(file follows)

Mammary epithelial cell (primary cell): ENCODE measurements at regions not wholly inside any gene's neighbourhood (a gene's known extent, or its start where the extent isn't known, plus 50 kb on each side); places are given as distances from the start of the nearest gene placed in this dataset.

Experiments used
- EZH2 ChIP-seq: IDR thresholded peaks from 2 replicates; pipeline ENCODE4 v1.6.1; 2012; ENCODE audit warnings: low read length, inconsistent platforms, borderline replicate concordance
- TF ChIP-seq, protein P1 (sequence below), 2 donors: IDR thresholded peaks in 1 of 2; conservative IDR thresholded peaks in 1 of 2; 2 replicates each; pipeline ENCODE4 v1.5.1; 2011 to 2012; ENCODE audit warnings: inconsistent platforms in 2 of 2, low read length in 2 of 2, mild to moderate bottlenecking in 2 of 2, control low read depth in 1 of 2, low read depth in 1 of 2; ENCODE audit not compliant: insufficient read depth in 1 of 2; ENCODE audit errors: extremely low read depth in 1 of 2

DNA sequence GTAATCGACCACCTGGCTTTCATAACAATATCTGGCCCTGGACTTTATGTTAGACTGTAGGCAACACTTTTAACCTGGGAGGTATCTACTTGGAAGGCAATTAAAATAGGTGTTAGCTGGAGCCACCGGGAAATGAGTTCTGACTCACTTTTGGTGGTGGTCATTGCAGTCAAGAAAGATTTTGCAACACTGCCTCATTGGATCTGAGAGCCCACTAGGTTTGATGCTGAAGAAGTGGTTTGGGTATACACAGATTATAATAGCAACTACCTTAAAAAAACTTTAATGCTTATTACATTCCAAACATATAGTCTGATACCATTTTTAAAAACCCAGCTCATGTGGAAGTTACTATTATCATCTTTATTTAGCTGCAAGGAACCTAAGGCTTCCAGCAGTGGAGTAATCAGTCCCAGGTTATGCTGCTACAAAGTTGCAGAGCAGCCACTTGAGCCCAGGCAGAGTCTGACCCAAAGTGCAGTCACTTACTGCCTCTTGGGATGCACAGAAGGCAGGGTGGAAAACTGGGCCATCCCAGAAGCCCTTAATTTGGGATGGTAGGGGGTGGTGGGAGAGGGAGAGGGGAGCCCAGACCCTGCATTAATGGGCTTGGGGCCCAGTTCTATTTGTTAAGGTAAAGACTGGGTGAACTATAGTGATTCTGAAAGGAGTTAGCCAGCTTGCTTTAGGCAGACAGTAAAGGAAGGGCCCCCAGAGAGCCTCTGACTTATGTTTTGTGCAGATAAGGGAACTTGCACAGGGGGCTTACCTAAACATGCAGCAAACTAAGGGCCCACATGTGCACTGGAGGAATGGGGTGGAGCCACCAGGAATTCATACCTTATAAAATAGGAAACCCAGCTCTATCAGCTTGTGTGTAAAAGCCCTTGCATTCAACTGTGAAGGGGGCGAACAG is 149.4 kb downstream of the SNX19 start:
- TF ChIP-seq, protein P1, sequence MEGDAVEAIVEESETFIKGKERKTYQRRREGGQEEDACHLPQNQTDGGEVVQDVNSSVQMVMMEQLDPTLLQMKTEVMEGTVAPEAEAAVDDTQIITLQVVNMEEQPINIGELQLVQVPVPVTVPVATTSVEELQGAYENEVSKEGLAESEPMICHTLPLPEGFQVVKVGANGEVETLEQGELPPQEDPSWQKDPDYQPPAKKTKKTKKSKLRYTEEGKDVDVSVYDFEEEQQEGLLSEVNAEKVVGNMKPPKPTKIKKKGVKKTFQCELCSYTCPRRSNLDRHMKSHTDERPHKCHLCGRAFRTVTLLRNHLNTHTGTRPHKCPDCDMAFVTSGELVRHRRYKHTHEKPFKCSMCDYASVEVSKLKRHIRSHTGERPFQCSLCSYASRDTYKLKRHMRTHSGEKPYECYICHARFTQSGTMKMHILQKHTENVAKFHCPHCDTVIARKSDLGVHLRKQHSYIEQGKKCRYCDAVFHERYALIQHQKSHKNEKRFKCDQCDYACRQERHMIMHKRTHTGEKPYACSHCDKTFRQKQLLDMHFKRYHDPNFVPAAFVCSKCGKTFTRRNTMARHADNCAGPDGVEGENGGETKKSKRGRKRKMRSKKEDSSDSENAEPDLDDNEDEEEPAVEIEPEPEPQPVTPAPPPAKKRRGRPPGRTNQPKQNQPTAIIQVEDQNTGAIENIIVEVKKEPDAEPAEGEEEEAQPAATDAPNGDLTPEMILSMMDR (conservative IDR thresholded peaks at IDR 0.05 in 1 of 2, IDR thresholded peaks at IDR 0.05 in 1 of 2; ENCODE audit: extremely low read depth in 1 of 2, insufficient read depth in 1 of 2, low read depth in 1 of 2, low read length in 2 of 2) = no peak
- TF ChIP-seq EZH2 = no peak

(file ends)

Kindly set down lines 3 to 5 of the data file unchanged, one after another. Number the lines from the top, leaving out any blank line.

- EZH2 ChIP-seq: IDR thresholded peaks from 2 replicates; pipeline ENCODE4 v1.6.1; 2012; ENCODE audit warnings: low read length, inconsistent platforms, borderline replicate concordance
- TF ChIP-seq, protein P1 (sequence below), 2 donors: IDR thresholded peaks in 1 of 2; conservative IDR thresholded peaks in 1 of 2; 2 replicates each; pipeline ENCODE4 v1.5.1; 2011 to 2012; ENCODE audit warnings: inconsistent platforms in 2 of 2, low read length in 2 of 2, mild to moderate bottlenecking in 2 of 2, control low read depth in 1 of 2, low read depth in 1 of 2; ENCODE audit not compliant: insufficient read depth in 1 of 2; ENCODE audit errors: extremely low read depth in 1 of 2

DNA sequence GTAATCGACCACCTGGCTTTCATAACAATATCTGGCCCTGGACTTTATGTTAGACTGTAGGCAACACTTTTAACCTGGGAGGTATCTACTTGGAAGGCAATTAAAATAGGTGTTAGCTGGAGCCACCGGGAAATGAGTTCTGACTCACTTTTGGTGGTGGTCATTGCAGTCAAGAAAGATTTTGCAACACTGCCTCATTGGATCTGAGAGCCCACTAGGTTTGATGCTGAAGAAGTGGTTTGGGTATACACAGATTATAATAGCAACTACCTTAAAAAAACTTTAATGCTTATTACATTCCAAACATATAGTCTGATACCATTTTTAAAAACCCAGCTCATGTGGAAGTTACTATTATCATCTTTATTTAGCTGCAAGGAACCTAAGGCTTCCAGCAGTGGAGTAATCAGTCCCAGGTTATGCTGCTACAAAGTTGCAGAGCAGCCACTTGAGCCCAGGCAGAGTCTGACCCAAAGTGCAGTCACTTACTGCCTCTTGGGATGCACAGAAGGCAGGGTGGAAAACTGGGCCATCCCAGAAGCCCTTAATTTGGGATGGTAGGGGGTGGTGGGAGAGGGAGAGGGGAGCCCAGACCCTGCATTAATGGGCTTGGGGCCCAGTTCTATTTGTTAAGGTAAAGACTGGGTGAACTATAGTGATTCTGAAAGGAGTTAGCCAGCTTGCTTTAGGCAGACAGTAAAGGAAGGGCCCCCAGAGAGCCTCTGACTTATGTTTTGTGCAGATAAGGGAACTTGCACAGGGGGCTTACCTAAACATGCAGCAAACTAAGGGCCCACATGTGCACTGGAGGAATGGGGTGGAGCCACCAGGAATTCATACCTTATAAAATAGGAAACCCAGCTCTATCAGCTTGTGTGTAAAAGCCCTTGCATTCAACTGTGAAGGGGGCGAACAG is 149.4 kb downstream of the SNX19 start: